File_HtAccess provides common methods to create and manipulate Apache / NCSA style .htaccess files. These files together with accompanying password files are used to protect webserver directories. Since File_HtAccess does not provide any means to manipulate or create password files you should use it together with File_Passwd.
The most common and the original purpose of .htaccess files is to create per-directory password protection of resources. With modern webservers there is vast amount of other things .htaccess files can do. These include: custom error pages, ip based access control, redirecting users automatically, denying directory listing and using different files as an index file.
File_HtAccess concentrates only to password protection of directories, although it is possible to use it to control other things mentioned above too.
A .htaccess file is built from the following basic directives. They differ a bit whether youre using Basic or Digest authentication.
|AuthType||Authentication type being used, "Basic" or "Digest".|
|AuthName||Authentication realm or name.|
|AuthUserFile||Full path to password file if using Basic authentication.|
|AuthGroupFile||Full path to group file if using Basic authentication.|
|AuthDigestFile||Full path to password file if using Digest authentication.|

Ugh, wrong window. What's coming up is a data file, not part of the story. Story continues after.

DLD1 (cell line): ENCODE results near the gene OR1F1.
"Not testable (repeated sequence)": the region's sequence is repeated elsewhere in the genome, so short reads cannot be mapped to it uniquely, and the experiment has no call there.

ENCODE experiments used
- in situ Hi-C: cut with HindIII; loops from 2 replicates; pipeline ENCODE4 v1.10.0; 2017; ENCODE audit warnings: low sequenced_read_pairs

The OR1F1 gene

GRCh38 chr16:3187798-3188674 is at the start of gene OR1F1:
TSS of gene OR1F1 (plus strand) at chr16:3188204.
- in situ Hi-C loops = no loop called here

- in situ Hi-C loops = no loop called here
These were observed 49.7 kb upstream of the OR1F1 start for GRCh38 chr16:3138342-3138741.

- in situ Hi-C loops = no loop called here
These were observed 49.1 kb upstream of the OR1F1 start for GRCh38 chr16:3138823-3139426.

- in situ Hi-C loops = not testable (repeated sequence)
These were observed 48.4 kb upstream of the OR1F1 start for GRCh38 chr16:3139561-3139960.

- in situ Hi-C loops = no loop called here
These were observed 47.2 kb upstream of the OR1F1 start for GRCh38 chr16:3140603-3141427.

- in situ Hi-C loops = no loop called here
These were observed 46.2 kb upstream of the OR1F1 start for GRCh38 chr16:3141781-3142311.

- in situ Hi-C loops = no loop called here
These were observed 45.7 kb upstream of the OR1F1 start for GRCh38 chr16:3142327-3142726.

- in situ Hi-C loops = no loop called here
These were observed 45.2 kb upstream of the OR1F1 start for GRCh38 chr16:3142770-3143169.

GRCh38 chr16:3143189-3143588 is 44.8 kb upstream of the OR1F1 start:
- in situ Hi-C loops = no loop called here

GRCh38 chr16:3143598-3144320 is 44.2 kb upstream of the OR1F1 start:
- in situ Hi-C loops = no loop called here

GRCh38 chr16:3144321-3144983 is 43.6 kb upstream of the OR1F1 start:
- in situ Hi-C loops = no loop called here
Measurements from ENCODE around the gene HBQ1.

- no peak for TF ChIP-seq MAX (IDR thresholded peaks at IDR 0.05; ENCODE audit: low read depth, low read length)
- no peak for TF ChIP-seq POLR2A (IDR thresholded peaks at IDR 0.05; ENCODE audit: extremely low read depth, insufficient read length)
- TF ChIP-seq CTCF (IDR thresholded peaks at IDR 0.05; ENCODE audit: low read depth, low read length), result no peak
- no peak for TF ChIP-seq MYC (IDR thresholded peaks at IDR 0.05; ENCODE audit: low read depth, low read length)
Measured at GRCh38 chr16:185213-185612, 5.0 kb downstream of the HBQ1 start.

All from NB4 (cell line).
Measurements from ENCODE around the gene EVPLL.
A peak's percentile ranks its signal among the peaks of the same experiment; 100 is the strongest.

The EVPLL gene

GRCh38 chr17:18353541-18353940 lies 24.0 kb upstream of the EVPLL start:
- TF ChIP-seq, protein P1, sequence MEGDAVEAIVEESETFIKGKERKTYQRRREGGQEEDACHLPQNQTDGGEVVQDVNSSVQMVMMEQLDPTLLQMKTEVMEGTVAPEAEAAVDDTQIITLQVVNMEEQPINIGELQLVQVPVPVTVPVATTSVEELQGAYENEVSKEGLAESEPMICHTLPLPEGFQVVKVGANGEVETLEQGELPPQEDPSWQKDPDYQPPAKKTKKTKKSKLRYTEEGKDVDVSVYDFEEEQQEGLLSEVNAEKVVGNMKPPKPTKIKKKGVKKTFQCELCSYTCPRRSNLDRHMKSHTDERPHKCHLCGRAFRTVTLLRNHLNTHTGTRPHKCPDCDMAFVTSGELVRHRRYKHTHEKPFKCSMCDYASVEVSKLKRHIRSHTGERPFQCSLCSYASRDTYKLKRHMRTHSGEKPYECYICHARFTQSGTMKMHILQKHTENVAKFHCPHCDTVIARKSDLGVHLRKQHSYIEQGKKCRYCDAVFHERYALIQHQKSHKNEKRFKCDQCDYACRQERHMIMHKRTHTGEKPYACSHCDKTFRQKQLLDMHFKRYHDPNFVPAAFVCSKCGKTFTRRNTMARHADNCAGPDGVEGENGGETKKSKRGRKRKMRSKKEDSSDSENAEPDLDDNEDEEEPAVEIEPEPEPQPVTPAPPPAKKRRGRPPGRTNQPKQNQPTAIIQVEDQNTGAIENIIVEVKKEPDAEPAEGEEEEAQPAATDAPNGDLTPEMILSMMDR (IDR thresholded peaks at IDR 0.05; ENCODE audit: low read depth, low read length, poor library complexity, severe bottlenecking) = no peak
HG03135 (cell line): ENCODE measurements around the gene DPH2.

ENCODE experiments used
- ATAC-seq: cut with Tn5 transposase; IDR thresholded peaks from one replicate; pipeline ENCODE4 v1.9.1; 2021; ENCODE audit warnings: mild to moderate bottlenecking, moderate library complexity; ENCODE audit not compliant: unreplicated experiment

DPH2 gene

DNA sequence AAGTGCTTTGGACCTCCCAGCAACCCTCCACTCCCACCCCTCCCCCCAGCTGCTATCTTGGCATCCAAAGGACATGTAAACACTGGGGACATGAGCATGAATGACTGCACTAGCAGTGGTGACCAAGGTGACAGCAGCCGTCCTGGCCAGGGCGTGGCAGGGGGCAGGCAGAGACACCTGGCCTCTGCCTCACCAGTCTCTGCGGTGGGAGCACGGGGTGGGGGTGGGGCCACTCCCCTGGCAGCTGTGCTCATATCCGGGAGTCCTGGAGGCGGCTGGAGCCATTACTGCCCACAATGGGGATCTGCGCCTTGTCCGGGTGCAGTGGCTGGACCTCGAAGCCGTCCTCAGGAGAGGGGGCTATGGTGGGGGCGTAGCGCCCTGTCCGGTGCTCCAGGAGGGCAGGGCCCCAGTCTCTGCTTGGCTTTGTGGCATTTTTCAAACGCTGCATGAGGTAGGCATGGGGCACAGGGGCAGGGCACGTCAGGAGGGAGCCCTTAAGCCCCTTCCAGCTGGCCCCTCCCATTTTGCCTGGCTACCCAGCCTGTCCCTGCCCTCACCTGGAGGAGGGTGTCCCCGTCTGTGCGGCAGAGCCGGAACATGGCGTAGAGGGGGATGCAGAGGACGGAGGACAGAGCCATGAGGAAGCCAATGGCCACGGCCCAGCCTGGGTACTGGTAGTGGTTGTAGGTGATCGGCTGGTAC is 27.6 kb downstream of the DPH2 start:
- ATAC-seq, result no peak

|AuthDigestGroupFile||Full path to group file if using Digest authentication.|
|Require||Requirements which must be met to grant access.|
File_HtAccess provides method accessor methods with corresponding names for each of these directives, such as getAuthType() and setAuthType().
A typical .htaccess file looks like this:
When a client requests resource protected with basic authentication webserver responds with a 401 Authentication Required header. When client receives 401 header it asks the user for username and password. If authentication succeeds, the protected resource will be sent to the client. Otherwise the access will be denied.
Even though the passwords are stored encrypted on serverside they are sent cleartext between client and server when using Basic authentication. With Digest authentication the passwords are never sent cleartext but as a MD5 digest instead. The caveat is, most browsers do not support Digest authentication.